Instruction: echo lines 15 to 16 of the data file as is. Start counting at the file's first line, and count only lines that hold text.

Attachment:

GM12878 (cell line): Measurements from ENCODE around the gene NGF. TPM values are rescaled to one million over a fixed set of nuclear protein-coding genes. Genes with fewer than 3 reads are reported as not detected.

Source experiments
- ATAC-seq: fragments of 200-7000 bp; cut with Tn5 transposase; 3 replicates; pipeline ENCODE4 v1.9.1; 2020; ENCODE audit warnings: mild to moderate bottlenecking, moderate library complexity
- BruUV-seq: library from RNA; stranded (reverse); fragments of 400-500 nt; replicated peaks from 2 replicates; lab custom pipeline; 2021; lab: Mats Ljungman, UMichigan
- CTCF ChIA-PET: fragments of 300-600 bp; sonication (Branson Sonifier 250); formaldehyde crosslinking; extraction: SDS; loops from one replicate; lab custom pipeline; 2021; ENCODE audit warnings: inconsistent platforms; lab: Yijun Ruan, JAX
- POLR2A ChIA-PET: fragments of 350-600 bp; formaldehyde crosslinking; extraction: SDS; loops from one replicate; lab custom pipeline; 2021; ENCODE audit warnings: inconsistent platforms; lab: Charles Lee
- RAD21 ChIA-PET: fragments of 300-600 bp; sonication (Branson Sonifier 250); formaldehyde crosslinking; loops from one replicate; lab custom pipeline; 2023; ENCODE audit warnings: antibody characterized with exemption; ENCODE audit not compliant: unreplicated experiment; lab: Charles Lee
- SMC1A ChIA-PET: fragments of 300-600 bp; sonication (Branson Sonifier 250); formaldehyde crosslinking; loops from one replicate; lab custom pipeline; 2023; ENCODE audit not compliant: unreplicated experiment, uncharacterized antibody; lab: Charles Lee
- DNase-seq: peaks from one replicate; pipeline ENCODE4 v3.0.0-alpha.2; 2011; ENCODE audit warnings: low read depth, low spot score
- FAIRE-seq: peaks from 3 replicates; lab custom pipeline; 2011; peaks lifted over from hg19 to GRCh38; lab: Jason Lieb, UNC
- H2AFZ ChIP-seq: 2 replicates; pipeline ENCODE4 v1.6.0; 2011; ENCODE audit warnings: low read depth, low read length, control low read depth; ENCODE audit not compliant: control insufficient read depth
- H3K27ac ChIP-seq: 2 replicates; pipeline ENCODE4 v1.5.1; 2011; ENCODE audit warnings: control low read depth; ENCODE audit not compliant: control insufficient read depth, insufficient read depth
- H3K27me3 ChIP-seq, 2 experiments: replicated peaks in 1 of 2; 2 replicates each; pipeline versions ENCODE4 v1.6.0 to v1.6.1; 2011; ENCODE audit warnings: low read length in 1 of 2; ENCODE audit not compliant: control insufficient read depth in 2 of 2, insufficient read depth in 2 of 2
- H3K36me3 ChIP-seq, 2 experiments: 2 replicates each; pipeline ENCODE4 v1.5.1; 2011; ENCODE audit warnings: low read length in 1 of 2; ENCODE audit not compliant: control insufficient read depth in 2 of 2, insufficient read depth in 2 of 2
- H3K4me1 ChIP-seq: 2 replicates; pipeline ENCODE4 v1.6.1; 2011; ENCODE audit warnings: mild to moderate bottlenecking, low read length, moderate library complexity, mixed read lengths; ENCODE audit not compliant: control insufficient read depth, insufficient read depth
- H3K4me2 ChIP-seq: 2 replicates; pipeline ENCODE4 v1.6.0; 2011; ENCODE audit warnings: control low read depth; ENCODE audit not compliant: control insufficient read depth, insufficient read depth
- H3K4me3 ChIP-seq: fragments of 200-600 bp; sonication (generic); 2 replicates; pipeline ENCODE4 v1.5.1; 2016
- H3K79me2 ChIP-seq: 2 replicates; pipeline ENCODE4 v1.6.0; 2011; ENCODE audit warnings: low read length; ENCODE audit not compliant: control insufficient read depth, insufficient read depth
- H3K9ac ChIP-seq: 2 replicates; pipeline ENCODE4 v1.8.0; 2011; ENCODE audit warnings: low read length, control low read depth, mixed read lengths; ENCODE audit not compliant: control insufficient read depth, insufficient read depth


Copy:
- H3K4me1 ChIP-seq: 2 replicates; pipeline ENCODE4 v1.6.1; 2011; ENCODE audit warnings: mild to moderate bottlenecking, low read length, moderate library complexity, mixed read lengths; ENCODE audit not compliant: control insufficient read depth, insufficient read depth
- H3K4me2 ChIP-seq: 2 replicates; pipeline ENCODE4 v1.6.0; 2011; ENCODE audit warnings: control low read depth; ENCODE audit not compliant: control insufficient read depth, insufficient read depth